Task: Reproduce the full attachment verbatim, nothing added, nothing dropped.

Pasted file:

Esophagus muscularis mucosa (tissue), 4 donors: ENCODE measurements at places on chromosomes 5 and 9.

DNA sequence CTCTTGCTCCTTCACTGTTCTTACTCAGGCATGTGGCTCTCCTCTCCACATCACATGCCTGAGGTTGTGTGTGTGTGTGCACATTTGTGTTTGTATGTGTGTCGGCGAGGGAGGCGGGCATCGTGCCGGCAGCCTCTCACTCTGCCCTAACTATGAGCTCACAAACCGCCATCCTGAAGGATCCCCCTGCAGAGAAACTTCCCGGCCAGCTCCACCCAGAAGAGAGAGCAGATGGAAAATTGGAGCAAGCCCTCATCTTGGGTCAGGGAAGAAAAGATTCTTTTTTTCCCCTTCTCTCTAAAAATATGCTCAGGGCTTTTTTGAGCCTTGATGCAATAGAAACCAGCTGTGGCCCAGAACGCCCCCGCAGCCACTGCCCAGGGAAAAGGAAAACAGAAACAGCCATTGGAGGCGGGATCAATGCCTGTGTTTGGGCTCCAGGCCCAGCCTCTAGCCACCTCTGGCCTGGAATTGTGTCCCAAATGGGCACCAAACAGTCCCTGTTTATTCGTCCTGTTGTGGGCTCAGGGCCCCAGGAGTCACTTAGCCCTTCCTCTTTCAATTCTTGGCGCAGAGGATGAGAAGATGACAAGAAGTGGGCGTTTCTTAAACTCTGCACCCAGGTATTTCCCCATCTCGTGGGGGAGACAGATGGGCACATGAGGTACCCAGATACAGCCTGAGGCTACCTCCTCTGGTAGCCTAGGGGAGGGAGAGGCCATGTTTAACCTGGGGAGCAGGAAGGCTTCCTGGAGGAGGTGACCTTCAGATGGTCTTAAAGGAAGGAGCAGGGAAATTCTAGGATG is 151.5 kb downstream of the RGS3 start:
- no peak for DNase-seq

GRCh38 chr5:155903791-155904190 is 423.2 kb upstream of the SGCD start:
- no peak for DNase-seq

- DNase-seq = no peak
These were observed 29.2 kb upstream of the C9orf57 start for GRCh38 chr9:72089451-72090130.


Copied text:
Esophagus muscularis mucosa (tissue), 4 donors: ENCODE measurements at places on chromosomes 5 and 9.

DNA sequence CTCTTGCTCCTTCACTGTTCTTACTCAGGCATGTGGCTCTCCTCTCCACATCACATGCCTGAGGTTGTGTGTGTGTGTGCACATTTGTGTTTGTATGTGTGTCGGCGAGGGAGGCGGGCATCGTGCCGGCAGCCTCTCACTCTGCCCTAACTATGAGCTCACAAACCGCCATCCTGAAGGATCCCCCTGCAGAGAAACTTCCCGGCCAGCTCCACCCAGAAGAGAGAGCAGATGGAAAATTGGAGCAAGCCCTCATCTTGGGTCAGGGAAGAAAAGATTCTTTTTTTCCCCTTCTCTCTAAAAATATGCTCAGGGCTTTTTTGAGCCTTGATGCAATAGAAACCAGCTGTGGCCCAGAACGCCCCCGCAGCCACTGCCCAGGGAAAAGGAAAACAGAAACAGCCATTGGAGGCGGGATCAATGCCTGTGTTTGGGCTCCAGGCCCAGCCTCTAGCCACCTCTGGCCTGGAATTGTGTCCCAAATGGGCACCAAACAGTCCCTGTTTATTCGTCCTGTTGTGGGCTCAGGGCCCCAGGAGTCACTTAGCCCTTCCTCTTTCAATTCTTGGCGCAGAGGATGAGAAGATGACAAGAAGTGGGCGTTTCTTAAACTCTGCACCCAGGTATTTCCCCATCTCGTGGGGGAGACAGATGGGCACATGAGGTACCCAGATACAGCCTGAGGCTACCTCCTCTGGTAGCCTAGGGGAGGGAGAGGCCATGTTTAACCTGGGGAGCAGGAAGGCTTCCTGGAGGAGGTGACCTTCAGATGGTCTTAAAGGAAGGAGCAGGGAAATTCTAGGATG is 151.5 kb downstream of the RGS3 start:
- no peak for DNase-seq

GRCh38 chr5:155903791-155904190 is 423.2 kb upstream of the SGCD start:
- no peak for DNase-seq

- DNase-seq = no peak
These were observed 29.2 kb upstream of the C9orf57 start for GRCh38 chr9:72089451-72090130.